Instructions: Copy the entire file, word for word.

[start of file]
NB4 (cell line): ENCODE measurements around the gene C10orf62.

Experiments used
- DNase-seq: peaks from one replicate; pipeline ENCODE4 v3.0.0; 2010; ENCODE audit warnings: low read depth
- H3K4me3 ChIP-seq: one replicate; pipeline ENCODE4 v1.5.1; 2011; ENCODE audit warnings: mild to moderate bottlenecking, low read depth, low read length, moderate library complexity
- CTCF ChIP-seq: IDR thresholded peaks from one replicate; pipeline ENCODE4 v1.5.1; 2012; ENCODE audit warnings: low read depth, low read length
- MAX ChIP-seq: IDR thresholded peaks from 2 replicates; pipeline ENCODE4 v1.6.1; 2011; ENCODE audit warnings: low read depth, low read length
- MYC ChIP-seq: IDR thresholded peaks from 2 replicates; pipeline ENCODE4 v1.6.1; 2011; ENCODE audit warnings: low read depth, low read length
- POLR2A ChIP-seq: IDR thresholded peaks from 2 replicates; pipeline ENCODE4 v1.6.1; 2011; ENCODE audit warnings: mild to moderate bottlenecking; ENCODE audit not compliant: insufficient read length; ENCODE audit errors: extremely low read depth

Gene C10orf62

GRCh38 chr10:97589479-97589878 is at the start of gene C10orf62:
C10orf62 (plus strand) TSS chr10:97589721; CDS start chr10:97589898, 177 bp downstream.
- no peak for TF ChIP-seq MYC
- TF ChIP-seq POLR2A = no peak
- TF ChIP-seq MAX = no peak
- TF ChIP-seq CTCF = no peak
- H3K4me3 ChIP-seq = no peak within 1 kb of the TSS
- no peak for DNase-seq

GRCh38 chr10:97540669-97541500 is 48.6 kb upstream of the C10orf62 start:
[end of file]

NB4 (cell line): ENCODE measurements around the gene C10orf62.

Experiments used
- DNase-seq: peaks from one replicate; pipeline ENCODE4 v3.0.0; 2010; ENCODE audit warnings: low read depth
- H3K4me3 ChIP-seq: one replicate; pipeline ENCODE4 v1.5.1; 2011; ENCODE audit warnings: mild to moderate bottlenecking, low read depth, low read length, moderate library complexity
- CTCF ChIP-seq: IDR thresholded peaks from one replicate; pipeline ENCODE4 v1.5.1; 2012; ENCODE audit warnings: low read depth, low read length
- MAX ChIP-seq: IDR thresholded peaks from 2 replicates; pipeline ENCODE4 v1.6.1; 2011; ENCODE audit warnings: low read depth, low read length
- MYC ChIP-seq: IDR thresholded peaks from 2 replicates; pipeline ENCODE4 v1.6.1; 2011; ENCODE audit warnings: low read depth, low read length
- POLR2A ChIP-seq: IDR thresholded peaks from 2 replicates; pipeline ENCODE4 v1.6.1; 2011; ENCODE audit warnings: mild to moderate bottlenecking; ENCODE audit not compliant: insufficient read length; ENCODE audit errors: extremely low read depth

Gene C10orf62

GRCh38 chr10:97589479-97589878 is at the start of gene C10orf62:
C10orf62 (plus strand) TSS chr10:97589721; CDS start chr10:97589898, 177 bp downstream.
- no peak for TF ChIP-seq MYC
- TF ChIP-seq POLR2A = no peak
- TF ChIP-seq MAX = no peak
- TF ChIP-seq CTCF = no peak
- H3K4me3 ChIP-seq = no peak within 1 kb of the TSS
- no peak for DNase-seq

GRCh38 chr10:97540669-97541500 is 48.6 kb upstream of the C10orf62 start: